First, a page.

I'm always reading something, usually multiple books at a time.
Marie Kondo earnestly believes that the objects she possesses want more than anything to please her, and that thanking them for their service, as if they are military veterans returning from combat, keeps them happy. Silly girl. The inanimate objects despise you and are silently plotting against you! (See, I can do it, too, with the kooky anthropomorphizing.)
I realize that I missed the "Konmari" hype when this book first came out. This title popped up as an available audiobook in my library's e-collection, and it sparked my curiosity. Soon I realized, "Oh, THIS is what was being mocked on that one episode of The Simpsons.
Like many other readers, I started out interested in the premise that decluttering would be beneficial, but the further I got into the book, the more I recoiled from Kondo's rigid rules about sorting, discarding, and storing, and her weird relationship to inanimate objects.
Others have already made this connection, but Kondo reminds me of Adrian Monk, in the sense that she appears to have made OCD work for her career. It seems she is making it work for herself, but there were definitely parts of the book where I got the queasy impression that she legitimately shows signs of mental illness, with little to no self-awareness.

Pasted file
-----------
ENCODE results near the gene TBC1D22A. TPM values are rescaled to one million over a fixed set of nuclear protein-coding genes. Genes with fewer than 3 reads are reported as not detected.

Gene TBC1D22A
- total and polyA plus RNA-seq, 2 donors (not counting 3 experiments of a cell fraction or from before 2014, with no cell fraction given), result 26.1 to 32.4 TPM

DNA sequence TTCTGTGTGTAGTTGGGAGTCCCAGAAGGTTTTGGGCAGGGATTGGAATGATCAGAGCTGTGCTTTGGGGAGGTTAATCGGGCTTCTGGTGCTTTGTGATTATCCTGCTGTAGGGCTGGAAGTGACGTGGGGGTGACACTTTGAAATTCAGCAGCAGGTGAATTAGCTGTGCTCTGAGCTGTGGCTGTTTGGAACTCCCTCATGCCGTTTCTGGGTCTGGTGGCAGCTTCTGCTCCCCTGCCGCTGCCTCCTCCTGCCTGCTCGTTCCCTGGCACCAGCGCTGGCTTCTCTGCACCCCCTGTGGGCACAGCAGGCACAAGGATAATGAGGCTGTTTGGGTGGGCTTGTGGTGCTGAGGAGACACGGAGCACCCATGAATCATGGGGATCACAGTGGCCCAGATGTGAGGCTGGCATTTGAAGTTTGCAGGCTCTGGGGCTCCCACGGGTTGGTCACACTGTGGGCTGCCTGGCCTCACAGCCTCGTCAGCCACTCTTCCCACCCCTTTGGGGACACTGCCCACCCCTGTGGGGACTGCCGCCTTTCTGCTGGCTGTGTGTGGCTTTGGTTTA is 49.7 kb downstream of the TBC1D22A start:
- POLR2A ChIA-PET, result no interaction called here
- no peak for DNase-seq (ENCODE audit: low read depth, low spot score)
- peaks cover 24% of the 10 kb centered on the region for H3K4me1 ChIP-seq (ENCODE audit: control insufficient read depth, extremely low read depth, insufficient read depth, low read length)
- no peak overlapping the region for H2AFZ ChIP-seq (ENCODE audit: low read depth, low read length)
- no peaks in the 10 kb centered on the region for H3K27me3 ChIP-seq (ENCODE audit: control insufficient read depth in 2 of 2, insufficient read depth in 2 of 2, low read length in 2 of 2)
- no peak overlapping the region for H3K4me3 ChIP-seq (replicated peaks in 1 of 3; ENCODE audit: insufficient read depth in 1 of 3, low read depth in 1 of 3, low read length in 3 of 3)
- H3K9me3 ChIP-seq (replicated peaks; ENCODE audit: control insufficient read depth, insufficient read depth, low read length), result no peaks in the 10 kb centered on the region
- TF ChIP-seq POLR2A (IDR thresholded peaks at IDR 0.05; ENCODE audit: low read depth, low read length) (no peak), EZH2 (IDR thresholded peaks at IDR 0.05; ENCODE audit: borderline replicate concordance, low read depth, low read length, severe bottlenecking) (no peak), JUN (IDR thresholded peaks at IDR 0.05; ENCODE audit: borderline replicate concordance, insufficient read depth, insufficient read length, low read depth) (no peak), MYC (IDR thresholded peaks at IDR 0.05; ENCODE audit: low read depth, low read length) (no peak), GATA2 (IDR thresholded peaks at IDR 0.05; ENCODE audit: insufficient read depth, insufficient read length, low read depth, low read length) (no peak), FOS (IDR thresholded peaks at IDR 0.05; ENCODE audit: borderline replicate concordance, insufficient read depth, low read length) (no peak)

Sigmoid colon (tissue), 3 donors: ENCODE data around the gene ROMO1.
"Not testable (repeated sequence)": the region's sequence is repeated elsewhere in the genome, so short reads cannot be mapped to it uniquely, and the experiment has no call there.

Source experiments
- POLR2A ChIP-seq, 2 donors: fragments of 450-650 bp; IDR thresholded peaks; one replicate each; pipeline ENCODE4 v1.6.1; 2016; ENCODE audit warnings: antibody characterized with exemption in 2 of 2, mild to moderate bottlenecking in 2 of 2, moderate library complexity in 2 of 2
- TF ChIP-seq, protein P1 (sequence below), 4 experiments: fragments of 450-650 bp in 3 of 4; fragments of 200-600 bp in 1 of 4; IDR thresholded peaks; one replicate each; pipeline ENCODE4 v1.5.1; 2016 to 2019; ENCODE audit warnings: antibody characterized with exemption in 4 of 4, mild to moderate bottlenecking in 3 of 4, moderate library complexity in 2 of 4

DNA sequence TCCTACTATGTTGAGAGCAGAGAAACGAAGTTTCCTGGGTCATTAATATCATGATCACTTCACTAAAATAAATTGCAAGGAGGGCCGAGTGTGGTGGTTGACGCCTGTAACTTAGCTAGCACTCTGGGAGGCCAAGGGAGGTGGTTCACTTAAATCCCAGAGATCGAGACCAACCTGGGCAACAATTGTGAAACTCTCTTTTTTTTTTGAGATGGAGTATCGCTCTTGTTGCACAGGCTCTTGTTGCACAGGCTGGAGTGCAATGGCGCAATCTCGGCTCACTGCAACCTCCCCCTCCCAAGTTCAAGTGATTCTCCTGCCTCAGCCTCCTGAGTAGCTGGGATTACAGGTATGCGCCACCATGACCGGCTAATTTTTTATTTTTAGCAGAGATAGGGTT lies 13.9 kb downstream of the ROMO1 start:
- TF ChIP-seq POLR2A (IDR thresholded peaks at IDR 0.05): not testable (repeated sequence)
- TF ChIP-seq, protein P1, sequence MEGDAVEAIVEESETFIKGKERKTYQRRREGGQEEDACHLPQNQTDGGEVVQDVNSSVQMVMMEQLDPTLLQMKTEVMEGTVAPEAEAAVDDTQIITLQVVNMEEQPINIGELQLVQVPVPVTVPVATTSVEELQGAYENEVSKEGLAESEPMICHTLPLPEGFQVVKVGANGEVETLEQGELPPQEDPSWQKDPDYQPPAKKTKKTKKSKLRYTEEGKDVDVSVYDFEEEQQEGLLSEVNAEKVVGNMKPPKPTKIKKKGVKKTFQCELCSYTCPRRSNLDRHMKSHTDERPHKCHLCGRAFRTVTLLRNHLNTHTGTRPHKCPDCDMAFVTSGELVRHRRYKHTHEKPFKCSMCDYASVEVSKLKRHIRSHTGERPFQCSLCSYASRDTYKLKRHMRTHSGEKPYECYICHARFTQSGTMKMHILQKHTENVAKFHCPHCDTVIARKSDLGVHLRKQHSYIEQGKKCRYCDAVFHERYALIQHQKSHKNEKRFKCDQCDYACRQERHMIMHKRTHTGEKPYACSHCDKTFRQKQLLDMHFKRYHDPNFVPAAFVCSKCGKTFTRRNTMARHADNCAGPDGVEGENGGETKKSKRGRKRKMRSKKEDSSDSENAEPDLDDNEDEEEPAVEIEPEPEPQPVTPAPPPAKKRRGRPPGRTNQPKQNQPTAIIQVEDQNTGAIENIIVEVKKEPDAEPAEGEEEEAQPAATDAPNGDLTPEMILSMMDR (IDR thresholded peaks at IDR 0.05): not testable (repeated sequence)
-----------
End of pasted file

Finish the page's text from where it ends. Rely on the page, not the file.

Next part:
Here are my takeaways: Sort your stuff. Figure out what to keep (nope, I won't insist everything needs to "spark joy" in me--sometimes I just need things or find them useful). Find places for your things. Nope, not going to switch to folding all of my clothes and putting them into drawers or boxes. I am a hanger kind of girl. My clothes told me they're "hanger" girls, too, so it's okay! Nope, nope, nope on putting all the books on the floor and getting rid of some large percent of them. The books are fine, not making any noise, so I'll leave them as they are. No, I am not going to take things out of my purse every night, and put them each in their own special drawers and shelves for the night after thanking them. For one thing, I hate purses, and use a messenger bag unless I'm going to a fancy-dress event. For another, that's a stupid time-wasting ritual.
Don't waste your time with this book. But I seriously look forward to delving into the parody: The Joy of Leaving Your Sh*t All Over the Place: The Art of Being Messy.